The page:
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Interior minister confident that Belgium is Brexit-ready

Interior Minister Annelies Verlinden pictured during a coordination meeting of all instances regarding the brexit, in the Egmont Palace in Brussels, Wednesday 09 December 2020. BELGA PHOTO LAURIE DIEFFEMBACQ
14:22 10/12/2020

A meeting chaired by interior minister Annelies Verlinden was held yesterday to check on the Brexit-readiness of Belgium with just three weeks to go before the deadline.

The meeting had been planned for a long time and the fact that it took place while the last chance negotiations to reach an agreement between the British and Europeans were taking place was purely coincidental.

At a press briefing at the midpoint of the meeting, Annelies Verlinden was reassuring. “I have seen that the authorities, the governors, the police, are all well prepared,” she said. “Every effort is made to ensure that the preparation is as best as possible.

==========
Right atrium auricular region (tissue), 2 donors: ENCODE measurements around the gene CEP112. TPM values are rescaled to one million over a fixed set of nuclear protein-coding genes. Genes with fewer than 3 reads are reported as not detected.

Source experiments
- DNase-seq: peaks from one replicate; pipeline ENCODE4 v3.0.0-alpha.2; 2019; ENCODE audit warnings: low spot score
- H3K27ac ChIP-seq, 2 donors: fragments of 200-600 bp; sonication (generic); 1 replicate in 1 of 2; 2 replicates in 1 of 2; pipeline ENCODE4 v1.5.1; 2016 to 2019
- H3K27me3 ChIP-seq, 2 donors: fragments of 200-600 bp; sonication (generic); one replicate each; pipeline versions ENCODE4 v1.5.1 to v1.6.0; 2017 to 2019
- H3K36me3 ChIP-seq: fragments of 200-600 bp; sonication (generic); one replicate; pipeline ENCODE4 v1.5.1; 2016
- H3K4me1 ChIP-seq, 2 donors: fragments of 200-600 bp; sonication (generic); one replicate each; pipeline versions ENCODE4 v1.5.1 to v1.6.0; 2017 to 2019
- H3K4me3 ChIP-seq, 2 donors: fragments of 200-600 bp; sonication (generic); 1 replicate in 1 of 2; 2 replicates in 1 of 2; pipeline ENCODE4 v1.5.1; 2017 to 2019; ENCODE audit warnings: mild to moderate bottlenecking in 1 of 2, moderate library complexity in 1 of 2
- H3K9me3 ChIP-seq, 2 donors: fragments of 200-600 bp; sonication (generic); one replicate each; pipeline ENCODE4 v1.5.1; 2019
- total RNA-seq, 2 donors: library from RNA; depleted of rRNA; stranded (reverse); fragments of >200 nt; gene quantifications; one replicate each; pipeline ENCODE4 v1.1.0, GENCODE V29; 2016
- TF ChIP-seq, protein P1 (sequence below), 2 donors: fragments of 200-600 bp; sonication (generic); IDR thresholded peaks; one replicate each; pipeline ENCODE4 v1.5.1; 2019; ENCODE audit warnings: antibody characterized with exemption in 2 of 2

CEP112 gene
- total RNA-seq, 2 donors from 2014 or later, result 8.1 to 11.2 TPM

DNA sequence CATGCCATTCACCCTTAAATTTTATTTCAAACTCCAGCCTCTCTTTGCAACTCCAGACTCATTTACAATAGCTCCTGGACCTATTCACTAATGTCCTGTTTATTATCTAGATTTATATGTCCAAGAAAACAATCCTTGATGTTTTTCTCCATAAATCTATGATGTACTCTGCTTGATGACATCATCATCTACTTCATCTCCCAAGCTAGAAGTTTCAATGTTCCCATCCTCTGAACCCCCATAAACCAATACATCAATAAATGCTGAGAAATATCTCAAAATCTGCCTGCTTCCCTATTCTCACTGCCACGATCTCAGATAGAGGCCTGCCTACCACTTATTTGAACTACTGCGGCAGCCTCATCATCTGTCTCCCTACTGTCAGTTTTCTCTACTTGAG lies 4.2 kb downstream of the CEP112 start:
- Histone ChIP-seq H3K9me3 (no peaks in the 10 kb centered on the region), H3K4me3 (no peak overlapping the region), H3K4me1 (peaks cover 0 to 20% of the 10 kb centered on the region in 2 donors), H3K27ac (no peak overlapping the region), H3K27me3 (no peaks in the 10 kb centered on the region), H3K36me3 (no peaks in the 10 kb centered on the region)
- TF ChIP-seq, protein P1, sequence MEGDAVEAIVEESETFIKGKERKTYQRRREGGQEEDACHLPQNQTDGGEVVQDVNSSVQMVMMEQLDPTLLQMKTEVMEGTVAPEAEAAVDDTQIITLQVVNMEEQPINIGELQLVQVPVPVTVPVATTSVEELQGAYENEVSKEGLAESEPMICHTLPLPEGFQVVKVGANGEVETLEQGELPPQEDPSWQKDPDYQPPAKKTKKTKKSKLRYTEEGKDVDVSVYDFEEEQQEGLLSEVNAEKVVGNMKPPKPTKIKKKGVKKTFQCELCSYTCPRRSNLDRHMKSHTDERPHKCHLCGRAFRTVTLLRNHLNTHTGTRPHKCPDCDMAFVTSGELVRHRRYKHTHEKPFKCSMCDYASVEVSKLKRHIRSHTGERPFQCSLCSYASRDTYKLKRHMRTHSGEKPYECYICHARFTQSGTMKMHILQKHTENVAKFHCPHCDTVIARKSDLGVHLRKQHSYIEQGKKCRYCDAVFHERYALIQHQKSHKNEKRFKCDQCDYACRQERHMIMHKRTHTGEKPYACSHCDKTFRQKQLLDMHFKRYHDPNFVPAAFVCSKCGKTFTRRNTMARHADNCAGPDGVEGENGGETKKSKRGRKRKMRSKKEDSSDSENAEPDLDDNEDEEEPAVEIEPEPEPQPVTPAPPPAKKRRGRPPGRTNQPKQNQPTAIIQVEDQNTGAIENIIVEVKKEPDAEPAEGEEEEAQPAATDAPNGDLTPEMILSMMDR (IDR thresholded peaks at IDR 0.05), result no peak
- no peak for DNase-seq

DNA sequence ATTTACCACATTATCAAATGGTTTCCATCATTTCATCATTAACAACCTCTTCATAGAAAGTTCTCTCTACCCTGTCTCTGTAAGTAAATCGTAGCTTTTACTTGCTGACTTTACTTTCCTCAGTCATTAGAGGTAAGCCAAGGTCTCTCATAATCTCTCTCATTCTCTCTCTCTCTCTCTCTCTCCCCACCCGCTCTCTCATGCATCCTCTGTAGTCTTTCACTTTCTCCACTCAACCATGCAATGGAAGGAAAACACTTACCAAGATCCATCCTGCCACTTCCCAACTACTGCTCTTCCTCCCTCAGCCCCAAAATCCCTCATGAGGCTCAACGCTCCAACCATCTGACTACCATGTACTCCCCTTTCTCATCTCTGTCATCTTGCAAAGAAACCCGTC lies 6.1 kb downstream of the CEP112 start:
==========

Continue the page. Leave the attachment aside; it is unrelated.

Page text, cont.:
"Businesses will be required to complete additional forms related to customs obligations. It is expected that there will be cooperation between the police and customs. It also depends on the negotiations, whether or not we will have an agreement with the United Kingdom, but everything is planned.”

The meeting brought together officials from police zones, the customs authorities, Flemish and Walloon administrations as well as provincial governors. The interior minister revealed that police coordination has been established between local and federal police, and contacts have also been made with the French police.

With regard to the necessary documents for those who wish to travel to or from the United Kingdom, the negotiations currently under way will provide the final clarification. The Belgian meeting set out various scenarios based on these same negotiations, with contingency plans developed by the crisis centre.

Whatever happens, companies exporting to Britain will face additional administrative obligations. The details of these obligations, which still need to be clarified at European level, will effectively determine how complicated these new administrative requirements will be.

Written by Nick Amies